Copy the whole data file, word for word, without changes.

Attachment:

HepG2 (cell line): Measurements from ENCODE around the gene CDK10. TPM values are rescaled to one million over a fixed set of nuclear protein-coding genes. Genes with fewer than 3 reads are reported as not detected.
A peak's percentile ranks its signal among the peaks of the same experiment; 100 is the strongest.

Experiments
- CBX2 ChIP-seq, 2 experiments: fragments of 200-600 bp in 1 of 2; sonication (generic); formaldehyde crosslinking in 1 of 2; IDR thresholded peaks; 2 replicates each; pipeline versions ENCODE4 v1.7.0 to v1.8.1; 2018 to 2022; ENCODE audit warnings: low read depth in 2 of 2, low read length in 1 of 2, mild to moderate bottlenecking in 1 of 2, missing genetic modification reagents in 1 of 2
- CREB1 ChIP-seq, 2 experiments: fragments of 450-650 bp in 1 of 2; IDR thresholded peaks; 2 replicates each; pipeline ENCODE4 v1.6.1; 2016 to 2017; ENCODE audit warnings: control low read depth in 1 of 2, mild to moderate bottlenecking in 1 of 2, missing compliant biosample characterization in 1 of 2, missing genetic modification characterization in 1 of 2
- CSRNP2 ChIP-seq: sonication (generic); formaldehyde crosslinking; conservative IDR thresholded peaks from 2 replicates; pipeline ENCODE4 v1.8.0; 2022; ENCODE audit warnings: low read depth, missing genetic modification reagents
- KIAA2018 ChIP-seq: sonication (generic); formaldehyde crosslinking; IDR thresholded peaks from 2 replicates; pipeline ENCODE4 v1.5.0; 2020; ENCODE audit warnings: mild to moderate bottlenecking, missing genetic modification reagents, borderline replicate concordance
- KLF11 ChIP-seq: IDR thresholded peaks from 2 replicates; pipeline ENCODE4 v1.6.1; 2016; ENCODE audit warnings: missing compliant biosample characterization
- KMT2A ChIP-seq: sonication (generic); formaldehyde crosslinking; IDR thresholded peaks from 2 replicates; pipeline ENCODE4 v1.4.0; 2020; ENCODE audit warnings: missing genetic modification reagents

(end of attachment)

HepG2 (cell line): Measurements from ENCODE around the gene CDK10. TPM values are rescaled to one million over a fixed set of nuclear protein-coding genes. Genes with fewer than 3 reads are reported as not detected.
A peak's percentile ranks its signal among the peaks of the same experiment; 100 is the strongest.

Experiments
- CBX2 ChIP-seq, 2 experiments: fragments of 200-600 bp in 1 of 2; sonication (generic); formaldehyde crosslinking in 1 of 2; IDR thresholded peaks; 2 replicates each; pipeline versions ENCODE4 v1.7.0 to v1.8.1; 2018 to 2022; ENCODE audit warnings: low read depth in 2 of 2, low read length in 1 of 2, mild to moderate bottlenecking in 1 of 2, missing genetic modification reagents in 1 of 2
- CREB1 ChIP-seq, 2 experiments: fragments of 450-650 bp in 1 of 2; IDR thresholded peaks; 2 replicates each; pipeline ENCODE4 v1.6.1; 2016 to 2017; ENCODE audit warnings: control low read depth in 1 of 2, mild to moderate bottlenecking in 1 of 2, missing compliant biosample characterization in 1 of 2, missing genetic modification characterization in 1 of 2
- CSRNP2 ChIP-seq: sonication (generic); formaldehyde crosslinking; conservative IDR thresholded peaks from 2 replicates; pipeline ENCODE4 v1.8.0; 2022; ENCODE audit warnings: low read depth, missing genetic modification reagents
- KIAA2018 ChIP-seq: sonication (generic); formaldehyde crosslinking; IDR thresholded peaks from 2 replicates; pipeline ENCODE4 v1.5.0; 2020; ENCODE audit warnings: mild to moderate bottlenecking, missing genetic modification reagents, borderline replicate concordance
- KLF11 ChIP-seq: IDR thresholded peaks from 2 replicates; pipeline ENCODE4 v1.6.1; 2016; ENCODE audit warnings: missing compliant biosample characterization
- KMT2A ChIP-seq: sonication (generic); formaldehyde crosslinking; IDR thresholded peaks from 2 replicates; pipeline ENCODE4 v1.4.0; 2020; ENCODE audit warnings: missing genetic modification reagents